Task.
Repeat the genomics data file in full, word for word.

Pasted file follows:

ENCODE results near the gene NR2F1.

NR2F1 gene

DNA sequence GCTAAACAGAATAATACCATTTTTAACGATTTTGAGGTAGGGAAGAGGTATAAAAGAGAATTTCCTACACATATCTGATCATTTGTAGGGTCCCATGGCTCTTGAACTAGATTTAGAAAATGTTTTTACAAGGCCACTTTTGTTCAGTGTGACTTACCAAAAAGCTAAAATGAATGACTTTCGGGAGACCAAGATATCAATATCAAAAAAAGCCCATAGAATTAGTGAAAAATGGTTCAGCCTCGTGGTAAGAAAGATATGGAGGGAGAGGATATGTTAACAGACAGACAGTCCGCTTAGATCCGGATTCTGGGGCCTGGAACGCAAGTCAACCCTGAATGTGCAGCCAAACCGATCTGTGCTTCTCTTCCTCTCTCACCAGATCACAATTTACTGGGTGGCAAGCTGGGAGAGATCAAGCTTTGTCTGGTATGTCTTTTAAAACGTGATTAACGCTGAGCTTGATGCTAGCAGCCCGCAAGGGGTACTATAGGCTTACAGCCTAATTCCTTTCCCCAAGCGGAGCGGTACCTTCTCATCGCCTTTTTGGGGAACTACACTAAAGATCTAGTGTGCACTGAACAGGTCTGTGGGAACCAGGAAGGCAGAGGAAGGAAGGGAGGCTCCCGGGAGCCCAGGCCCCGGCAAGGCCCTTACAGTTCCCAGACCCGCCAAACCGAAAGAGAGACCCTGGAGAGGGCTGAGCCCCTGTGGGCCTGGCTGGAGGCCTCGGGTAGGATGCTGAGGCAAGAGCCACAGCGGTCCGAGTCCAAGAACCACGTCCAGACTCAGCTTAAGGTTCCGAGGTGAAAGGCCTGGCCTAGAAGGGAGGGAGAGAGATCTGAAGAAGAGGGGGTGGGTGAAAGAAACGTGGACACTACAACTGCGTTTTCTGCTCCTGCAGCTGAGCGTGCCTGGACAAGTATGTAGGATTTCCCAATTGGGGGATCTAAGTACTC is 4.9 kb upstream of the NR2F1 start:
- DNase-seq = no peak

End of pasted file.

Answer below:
ENCODE results near the gene NR2F1.

NR2F1 gene

DNA sequence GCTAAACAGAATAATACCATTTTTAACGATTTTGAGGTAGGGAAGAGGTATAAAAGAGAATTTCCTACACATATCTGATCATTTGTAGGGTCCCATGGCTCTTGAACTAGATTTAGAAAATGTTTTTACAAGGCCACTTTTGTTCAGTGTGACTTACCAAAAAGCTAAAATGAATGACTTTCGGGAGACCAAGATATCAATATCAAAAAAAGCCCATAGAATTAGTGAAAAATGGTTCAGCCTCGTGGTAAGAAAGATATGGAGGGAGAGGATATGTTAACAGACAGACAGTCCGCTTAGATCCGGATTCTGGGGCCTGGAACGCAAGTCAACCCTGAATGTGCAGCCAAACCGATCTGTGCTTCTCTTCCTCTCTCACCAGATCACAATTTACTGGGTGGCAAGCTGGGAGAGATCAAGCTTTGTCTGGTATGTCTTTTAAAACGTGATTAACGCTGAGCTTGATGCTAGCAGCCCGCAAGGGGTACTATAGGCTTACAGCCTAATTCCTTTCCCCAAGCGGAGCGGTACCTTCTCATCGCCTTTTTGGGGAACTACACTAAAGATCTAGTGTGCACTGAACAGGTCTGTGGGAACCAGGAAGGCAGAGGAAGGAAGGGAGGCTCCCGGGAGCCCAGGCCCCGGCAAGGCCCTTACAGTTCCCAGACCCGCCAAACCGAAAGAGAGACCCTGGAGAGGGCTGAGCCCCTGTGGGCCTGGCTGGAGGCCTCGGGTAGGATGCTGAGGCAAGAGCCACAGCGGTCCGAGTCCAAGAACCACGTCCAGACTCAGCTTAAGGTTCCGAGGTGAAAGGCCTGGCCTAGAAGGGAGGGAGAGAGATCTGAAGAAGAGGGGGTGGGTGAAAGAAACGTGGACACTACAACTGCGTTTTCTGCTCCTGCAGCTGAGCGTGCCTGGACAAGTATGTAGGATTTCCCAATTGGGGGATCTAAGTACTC is 4.9 kb upstream of the NR2F1 start:
- DNase-seq = no peak